Homestead Act


On May 20, 1862, Abraham Lincoln, the U.S. president from the prairie state of Illinois, signed the Homestead Act into law. He enacted one of the most liberal land laws in history, a policy that theoretically gave free land to actual settlers. The Homestead Act granted adult heads of families 160 acres of surveyed public land, given five years of continuous residence on the land and payment of a government filing fee. The law's passage was the culmination of almost eighty years of debate. Homesteading symbolized many of the aspirations of Jeffersonian republicanism. From the opening years of the American republic, policy makers including Thomas Jefferson had sought to devise a rational federal land policy with the twin goals of generating much-needed revenue for the national treasury and transferring public lands into private hands. They believed an effective federal land policy also would facilitate the orderly westward expansion and settlement of citizens and the spread...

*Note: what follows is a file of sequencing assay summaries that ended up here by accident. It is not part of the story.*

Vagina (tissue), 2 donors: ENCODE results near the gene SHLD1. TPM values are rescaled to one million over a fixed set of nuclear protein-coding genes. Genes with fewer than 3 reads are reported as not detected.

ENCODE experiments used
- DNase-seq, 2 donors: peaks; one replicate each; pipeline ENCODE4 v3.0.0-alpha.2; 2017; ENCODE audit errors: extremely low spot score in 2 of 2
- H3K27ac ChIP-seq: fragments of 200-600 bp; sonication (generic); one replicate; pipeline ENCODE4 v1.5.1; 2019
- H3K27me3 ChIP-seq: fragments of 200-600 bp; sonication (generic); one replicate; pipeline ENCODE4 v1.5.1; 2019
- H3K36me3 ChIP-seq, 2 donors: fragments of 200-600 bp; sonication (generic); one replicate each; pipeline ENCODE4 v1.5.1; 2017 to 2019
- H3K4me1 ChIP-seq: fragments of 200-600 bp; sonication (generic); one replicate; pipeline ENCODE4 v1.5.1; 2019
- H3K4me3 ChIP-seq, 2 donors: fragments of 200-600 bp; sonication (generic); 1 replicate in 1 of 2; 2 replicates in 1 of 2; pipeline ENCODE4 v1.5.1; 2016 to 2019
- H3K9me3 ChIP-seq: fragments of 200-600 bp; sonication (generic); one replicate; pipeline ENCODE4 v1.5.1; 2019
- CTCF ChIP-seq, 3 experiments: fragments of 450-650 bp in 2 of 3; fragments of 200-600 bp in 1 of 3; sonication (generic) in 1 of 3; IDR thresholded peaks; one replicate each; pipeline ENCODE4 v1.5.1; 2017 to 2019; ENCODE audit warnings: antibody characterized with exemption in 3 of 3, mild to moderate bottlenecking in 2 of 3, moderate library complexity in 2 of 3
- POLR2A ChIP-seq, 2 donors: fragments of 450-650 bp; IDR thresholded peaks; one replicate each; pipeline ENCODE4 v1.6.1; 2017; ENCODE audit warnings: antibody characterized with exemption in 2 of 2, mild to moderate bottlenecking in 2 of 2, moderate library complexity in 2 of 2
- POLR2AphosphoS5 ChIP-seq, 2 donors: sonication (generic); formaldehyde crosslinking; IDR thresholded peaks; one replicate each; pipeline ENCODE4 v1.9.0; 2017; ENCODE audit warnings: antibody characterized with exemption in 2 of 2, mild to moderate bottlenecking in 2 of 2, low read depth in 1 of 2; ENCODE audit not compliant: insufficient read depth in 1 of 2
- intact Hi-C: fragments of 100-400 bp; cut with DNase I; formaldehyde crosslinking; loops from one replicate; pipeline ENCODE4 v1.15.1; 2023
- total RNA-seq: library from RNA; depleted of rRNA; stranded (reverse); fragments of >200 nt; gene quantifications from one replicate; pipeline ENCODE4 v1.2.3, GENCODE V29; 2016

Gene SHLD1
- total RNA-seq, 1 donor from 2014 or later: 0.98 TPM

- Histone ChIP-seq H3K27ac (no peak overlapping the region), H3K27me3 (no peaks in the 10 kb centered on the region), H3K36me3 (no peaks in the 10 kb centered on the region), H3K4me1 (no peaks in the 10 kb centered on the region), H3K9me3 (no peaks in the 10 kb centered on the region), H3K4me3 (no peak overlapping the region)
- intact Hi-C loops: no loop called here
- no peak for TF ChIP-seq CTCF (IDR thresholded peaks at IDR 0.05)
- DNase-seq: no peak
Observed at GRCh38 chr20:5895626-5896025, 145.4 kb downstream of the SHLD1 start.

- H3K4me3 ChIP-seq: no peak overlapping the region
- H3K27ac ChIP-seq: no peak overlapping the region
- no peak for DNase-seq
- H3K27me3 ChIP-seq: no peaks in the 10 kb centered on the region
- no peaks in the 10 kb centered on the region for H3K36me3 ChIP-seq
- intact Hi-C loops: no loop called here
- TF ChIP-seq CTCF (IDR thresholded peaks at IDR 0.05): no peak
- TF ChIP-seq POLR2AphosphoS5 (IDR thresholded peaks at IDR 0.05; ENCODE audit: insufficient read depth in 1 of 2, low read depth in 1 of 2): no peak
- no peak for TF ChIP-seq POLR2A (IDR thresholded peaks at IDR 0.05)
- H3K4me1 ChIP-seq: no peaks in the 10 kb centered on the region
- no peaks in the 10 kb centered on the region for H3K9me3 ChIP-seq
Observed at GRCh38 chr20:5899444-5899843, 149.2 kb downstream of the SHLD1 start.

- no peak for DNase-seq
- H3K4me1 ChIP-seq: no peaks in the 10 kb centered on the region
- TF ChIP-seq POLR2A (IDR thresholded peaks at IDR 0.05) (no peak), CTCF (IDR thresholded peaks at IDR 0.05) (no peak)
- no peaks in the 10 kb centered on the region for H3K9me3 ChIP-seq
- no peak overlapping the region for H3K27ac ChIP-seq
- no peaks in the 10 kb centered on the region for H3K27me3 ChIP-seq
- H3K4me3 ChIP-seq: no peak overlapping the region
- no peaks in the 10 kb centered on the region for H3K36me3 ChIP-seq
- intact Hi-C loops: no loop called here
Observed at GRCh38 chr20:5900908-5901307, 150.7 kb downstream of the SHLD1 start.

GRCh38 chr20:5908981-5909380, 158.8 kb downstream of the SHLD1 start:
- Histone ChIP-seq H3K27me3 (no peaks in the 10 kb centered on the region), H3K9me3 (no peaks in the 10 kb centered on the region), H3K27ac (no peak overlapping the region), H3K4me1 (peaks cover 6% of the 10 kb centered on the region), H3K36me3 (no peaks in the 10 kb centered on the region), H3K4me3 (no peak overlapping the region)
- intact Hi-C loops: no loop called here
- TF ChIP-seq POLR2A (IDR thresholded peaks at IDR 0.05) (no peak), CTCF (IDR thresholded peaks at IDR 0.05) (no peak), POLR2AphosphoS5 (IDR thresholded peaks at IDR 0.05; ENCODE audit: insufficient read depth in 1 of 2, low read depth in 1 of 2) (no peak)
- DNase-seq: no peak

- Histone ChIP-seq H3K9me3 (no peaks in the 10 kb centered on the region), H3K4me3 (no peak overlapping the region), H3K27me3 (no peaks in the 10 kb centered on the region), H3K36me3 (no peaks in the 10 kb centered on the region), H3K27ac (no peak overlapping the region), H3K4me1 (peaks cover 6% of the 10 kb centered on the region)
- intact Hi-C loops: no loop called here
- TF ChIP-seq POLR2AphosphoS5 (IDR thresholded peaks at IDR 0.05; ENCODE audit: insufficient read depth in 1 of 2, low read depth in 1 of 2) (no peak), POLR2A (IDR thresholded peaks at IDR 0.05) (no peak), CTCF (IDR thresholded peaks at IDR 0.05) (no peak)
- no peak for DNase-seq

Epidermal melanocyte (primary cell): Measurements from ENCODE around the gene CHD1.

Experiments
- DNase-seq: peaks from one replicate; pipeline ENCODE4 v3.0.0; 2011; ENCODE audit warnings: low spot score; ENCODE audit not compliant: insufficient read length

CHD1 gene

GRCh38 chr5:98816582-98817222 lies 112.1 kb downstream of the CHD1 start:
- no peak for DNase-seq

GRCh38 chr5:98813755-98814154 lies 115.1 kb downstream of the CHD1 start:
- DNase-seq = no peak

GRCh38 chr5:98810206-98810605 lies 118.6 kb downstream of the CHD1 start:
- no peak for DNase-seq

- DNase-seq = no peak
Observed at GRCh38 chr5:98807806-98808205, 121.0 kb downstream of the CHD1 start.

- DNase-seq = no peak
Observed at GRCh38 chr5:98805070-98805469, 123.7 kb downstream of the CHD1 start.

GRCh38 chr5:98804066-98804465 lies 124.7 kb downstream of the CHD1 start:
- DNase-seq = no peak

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Galusha Grow, father of the Homestead Act (Library of Congress)

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